By Noah Hubbell
By Kiernan Maletsky
By Tom Murphy
By Noah Hubbell
By Alex Distefano
By Darryl Smyers
By Jon Solomon
By Britt Chester
Back in the days when you didn't even know where the party was until the night of — at which point you had to call an automated recording at a number on the back of your ticket to get directions to some abandoned hangar in western Nebraska and then load up your parents' stolen car full of teenagers and drive four hours to get there — I used to go to raves. Then I stopped doing ecstasy, and that was right about the time I stopped going to raves.
Of course, raves are more legit than they used to be — take, for example, Ultra Music Festival, the huge, sold-out, heavily promoted electronica fest that happened right in downtown Miami last week, just as bona fide as any arena-rock concert or whatever. But some things never change, and rave culture and ecstasy still go hand in hand to a degree that's become pretty uncomfortable for those involved. Shit, even the Wikipedia entry for "Rave" is riddled with it: "There were a range of accessories carried by many ravers including: Vicks Vapour Inhalers and Rub, which heightened the sensations when using Ecstasy, dummies to satisfy the need to chew caused by taking Ecstasy, and glow sticks which were used whilst dancing to entertain other drug users." Now, we all know from our freshman comp classes that Wikipedia's not a credible source, and that quote in particular reads like it comes from a rolling British fourteen-year-old, but still, it's illustrative.
And maybe that's why Deadmau5 was so upset when Madonna referred to ecstasy during her intro for DJ Avicii at UMF last week — upset enough, at any rate, to expound on his Facebook page thus: "HUR DUR HAS ANYONE SEEN MOLLY??? Such a great message for the young music lovers at ultra ... hey, at least yer HIP AND TRENDY! fucking cant smack my head hard enough right now." Then the whole world pictured Deadmau5 smacking his giant, animatronic head, and we all laughed and laughed.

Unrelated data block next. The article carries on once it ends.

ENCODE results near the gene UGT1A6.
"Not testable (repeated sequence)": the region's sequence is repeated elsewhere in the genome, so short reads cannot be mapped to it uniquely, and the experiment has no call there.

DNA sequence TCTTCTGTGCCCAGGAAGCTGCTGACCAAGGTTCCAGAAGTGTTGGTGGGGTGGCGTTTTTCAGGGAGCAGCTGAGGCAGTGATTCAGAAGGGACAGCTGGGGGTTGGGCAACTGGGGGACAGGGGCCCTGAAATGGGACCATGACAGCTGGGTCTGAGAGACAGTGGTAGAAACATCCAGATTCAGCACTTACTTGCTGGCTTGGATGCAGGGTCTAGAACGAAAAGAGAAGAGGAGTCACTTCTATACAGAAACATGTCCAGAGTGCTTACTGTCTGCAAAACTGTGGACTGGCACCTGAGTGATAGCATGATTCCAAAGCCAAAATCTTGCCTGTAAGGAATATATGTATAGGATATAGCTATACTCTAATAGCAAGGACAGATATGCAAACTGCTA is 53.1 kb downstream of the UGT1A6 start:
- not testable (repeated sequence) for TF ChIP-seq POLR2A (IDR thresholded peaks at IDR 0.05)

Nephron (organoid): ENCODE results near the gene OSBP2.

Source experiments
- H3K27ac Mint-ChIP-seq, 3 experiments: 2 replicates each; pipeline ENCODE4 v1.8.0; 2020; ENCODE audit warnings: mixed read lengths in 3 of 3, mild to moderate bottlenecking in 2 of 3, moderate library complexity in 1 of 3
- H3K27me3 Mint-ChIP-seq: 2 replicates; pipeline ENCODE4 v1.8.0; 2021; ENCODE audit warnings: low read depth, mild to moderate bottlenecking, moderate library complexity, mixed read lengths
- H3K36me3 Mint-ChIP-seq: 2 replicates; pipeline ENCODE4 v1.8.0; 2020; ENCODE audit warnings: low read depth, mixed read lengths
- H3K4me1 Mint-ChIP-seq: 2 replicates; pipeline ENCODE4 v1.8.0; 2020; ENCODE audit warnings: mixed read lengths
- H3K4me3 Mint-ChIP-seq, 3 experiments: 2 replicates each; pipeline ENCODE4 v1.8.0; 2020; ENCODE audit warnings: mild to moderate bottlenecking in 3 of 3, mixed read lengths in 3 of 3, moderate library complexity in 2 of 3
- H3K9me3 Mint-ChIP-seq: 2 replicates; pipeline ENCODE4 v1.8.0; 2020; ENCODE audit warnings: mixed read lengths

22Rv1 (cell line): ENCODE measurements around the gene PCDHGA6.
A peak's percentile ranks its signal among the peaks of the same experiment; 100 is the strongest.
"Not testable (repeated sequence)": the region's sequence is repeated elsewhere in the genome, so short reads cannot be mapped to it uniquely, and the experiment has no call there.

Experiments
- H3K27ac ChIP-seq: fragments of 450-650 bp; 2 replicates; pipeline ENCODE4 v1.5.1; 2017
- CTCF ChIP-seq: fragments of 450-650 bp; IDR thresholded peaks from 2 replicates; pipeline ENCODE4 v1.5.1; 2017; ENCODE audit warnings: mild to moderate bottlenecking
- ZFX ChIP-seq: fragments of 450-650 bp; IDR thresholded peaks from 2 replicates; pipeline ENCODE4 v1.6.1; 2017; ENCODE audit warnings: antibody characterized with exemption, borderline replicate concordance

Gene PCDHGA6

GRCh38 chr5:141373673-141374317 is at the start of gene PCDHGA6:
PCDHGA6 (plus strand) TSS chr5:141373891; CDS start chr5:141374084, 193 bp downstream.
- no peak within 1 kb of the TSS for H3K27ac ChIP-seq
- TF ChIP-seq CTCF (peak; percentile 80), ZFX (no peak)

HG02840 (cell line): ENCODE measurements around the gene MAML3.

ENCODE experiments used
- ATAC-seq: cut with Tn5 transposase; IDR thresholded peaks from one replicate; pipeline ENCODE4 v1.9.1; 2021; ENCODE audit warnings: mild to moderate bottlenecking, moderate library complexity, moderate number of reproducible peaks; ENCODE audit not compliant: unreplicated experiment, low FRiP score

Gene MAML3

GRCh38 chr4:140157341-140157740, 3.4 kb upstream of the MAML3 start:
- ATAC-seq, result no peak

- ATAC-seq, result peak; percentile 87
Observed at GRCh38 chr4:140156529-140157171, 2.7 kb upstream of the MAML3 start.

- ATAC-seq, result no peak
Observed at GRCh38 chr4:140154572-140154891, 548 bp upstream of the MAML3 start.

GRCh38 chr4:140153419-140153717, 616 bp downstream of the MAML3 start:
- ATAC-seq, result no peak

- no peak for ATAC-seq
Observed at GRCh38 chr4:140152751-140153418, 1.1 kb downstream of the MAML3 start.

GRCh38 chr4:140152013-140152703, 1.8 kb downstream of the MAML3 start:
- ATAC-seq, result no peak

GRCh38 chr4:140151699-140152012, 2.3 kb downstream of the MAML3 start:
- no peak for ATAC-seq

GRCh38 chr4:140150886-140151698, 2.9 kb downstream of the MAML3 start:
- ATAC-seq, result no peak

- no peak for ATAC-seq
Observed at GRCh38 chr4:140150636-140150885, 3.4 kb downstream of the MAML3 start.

But not so fast, Deadmau5, because as it turns out — despite the fact that the title of the very album she's promoting right now, MDNA, is also an overt reference to ecstasy — Madonna was not actually referring to ecstasy. "I was referring to the song 'Have You Seen Molly,' written by my friend Cedric Gervais," she explained. And lest we come to the conclusion that that song is itself probably a reference to ecstasy, Gervais explained the next day that his song is also not a reference to ecstasy, but rather about an actual girl named Molly who makes Gervais want to dance.
On the other hand, I'm not exactly buying Deadmau5's position on the matter, either. I mean, I get what he's saying: When you make raves about ecstasy instead of the music, you basically discredit the music, and that sucks. And as someone who's more or less dedicated the latter half of her career to making electronic dance music, Madonna should know better. But even Deadmau5, who's gone on record as saying he's "not pro-drug or anti-drug" — he's "pro-responsibility" — knows that, in his business, Molly wields a double-edged sword. He may not like it, but at least to some extent, Molly's been keeping him in business for a long time.